The World Economic Forum describes business The Great Reset, which is the process of the world. Adjusting to the COVID-19 pandemic as a Great Reset. Schools play a significant role in this. Schools need to change in order to reach their full potential. The same goes for universities and businesses who support and engage them.
During the pandemic, a lot of attention was place on universities in terms of their vital work in developing vaccines and medical equipment. These efforts can also be benefit by schools. They can help with the enormous challenge of manufacturing and distributing billions in vaccines.
Business schools can help businesses to redefine their role in the post-pandemic era. This starts by reexamining outdate models that have driven since 1970s under the motto of maximising shareholder wealth.
The business schools have the expertise to assess and manage risk in extremely uncertain situations and rebuild trust with stakeholders who might have negatively affect by the crisis. They can use their knowledge in organisational development and change management to support different types of work and organisational structures, such as more decentralised decision making and remote working.
Changes In Business Schools Are Necessary
Business schools have evolved in their mission. Their horizons now extend to improving the well-being of society. They are not limit to students or businesses, but also include governments and non-profits.
Already, business schools were under increasing pressure to adapt to technological change, social expectations and competition. COVID-19 provided an impetus for businesses to take leadership in social change.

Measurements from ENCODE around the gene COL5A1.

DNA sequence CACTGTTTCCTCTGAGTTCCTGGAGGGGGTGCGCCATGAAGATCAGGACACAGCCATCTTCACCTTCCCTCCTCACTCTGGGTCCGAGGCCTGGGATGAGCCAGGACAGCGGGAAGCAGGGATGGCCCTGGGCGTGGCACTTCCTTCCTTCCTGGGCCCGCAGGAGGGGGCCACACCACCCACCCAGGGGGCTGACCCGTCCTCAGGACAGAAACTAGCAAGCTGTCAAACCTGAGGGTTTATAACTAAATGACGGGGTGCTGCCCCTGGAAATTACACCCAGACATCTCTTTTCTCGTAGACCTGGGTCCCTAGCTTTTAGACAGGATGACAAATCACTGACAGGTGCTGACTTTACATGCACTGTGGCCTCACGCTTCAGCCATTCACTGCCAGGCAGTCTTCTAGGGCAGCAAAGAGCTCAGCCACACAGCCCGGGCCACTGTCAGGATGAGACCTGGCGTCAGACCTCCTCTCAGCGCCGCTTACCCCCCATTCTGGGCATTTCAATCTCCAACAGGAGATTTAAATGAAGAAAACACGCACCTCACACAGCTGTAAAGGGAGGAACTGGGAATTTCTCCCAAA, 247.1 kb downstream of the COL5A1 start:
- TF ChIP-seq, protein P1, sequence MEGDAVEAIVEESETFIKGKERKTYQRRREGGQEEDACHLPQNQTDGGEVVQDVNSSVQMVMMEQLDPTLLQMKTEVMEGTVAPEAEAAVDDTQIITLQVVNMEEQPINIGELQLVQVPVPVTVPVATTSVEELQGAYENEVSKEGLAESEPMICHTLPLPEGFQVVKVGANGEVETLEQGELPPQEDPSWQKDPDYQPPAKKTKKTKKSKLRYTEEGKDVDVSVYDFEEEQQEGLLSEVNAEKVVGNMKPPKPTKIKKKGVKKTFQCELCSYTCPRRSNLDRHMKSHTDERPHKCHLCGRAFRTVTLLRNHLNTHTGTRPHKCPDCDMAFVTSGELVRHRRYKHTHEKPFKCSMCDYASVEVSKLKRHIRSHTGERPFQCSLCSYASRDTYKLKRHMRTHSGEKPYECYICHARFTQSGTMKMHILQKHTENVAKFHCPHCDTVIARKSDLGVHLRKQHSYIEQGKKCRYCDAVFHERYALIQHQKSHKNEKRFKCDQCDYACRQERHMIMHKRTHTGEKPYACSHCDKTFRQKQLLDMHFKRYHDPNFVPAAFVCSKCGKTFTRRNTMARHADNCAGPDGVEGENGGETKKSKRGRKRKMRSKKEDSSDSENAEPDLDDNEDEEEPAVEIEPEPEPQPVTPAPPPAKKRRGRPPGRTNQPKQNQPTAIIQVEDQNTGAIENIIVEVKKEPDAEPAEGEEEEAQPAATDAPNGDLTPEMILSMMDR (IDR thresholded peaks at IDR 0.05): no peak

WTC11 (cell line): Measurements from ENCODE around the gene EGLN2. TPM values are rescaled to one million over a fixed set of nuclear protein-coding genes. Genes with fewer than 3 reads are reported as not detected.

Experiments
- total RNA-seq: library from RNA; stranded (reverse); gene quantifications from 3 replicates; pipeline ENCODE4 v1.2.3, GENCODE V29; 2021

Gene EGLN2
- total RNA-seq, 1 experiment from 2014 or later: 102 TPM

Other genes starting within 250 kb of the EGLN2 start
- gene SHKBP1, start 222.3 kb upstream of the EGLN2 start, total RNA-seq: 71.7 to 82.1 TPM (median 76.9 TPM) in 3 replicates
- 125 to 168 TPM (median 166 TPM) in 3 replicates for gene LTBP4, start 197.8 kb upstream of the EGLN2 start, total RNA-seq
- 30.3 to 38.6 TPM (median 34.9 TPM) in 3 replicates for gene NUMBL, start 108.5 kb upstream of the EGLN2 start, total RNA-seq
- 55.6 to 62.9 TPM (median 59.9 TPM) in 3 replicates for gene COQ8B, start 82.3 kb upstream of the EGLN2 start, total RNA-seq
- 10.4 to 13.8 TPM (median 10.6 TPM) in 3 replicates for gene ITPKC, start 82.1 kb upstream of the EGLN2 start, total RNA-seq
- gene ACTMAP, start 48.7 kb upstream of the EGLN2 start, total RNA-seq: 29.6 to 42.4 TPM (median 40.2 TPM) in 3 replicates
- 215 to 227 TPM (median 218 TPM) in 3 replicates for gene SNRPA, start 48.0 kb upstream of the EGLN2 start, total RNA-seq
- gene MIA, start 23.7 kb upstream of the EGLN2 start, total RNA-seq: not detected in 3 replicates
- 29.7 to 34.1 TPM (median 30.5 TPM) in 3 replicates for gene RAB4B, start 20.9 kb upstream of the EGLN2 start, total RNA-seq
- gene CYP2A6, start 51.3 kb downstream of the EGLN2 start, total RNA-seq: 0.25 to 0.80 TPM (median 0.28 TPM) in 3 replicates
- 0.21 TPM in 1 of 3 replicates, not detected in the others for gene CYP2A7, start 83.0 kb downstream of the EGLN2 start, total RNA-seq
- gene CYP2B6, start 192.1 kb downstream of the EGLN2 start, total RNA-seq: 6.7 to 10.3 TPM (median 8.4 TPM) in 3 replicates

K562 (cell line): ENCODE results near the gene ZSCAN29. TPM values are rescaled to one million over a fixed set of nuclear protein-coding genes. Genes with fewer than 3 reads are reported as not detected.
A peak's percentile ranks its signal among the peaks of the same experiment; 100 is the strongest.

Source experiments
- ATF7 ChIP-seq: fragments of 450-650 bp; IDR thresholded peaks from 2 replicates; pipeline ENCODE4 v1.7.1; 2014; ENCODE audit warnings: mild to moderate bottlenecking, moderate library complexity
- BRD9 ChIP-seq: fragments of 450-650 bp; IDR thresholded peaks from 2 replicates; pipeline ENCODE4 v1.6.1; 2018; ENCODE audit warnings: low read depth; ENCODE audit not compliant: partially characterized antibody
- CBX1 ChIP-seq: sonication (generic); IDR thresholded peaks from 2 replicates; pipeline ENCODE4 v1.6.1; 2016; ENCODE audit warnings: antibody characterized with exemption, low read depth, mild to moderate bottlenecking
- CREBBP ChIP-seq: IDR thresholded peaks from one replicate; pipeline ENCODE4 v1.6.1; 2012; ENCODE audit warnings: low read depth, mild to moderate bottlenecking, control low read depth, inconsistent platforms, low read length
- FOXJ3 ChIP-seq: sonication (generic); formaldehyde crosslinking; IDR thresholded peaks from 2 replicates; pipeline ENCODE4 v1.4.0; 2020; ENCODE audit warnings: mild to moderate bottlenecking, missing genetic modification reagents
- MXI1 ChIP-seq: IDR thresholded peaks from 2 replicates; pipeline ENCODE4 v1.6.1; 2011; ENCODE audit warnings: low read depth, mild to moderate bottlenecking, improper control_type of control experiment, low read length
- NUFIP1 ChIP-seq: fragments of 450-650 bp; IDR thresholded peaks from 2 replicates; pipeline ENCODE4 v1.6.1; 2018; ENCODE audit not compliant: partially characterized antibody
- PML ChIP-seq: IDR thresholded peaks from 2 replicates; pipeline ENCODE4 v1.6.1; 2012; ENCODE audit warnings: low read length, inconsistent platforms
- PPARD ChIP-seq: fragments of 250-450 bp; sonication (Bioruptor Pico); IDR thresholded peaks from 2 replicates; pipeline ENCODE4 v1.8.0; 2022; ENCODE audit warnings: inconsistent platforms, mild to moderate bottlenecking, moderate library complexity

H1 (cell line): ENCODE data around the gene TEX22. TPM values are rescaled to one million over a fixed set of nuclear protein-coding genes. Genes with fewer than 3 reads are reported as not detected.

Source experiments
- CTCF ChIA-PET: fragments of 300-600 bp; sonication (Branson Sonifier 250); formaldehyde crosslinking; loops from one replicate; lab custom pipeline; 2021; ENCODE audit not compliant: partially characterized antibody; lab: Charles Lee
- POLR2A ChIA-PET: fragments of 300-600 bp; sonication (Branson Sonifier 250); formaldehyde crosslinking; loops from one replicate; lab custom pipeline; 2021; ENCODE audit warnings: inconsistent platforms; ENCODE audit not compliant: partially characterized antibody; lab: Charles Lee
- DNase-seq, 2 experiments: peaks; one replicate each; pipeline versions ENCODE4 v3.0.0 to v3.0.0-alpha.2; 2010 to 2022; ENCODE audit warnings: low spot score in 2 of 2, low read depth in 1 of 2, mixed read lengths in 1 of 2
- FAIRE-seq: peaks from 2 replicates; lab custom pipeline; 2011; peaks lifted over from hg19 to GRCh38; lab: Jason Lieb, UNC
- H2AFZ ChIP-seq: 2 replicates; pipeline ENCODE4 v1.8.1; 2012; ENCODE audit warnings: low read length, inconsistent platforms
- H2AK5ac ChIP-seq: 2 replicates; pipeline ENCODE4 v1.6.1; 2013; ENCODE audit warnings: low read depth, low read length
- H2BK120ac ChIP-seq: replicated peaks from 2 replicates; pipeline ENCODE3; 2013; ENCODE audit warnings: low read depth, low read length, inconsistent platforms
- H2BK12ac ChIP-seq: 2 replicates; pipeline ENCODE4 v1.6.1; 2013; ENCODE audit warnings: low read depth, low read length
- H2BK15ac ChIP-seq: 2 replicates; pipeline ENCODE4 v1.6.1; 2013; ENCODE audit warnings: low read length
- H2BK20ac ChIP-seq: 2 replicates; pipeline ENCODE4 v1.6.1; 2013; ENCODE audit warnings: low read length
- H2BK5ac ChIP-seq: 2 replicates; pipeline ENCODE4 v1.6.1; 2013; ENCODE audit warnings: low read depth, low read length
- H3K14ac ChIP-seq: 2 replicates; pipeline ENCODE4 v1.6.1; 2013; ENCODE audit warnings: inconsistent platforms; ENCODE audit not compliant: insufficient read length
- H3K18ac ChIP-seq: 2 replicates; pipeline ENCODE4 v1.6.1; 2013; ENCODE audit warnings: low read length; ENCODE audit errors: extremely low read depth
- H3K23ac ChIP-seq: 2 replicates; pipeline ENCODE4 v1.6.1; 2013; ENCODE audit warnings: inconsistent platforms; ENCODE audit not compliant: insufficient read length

Significant change management is key to meeting high stakeholder expectations. Businesses schools must be fully and authentically committed towards solving problems that affect not only but also humanity. Their agendas should include applying all of their knowledge and skills in dealing with wicked issues such as climate change and ethics, fairness and disruption by digital technology and artificial intelligence.
Business schools are moving towards a focus on social impact through close research engagement with industry, society and society. This shift is being driven by increasing student, government, and philanthropic demand.
For example, the University of Queensland Business School has established research centers in trust, ethics, governance and business sustainability. The Imperial College Business School offers a program in the economics and financial aspects of climate change.
These changes do not help when metrics for success in schools are still driven primarily by graduate salaries. For example, the FT Global MBA rankings have a 40% weighting. A 3% weighting given to corporate social responsibility and ethics.
Business schools must encourage innovation and entrepreneurship to create new jobs and businesses that can replace the ones lost in the pandemic. Business schools are able to guide and stimulate start-ups as well as assist existing businesses in adapting to new realities. Businesses can benefit from their expertise in strategy, leadership, and governance.
Changes Must Also Made Among Stakeholders
Many students choose to study in schools. They continue to do so at many universities even after the epidemic. They often account for a large portion of university fees income.
Business schools cannot contribute to The Great Reset if they are not able to return the income they generate to university budgets. They must be fully recognize and support for their role in the creation of a new and exciting world. Universities must stop seeing business schools only as a cash cow and become jewels in the crown.
Business school perspectives can add value to research projects in sciences, social sciences, and the humanities. Research funders need to consider this. Business schools offer a wealth of knowledge, from the economics of drug development and new energy resources to business strategies to diversity and equality to marketing the arts.
COVID-19 is a turning point for business schools that will use their knowledge to relaunch, reinvent and reset their roles in promoting sustainable and ethical practices. Business schools not only valuable for short-term advice but they should also use by leaders to reflect on and adapt their long-term vision. Benefit from learning with schools how to respond to the COVID-19 crises and apply that knowledge to achieve the United Nations Sustainable Development Goals.
Business schools serve as a testing ground for more ethical. Trustworthy and dynamic leaders that can then influence wider societal issues.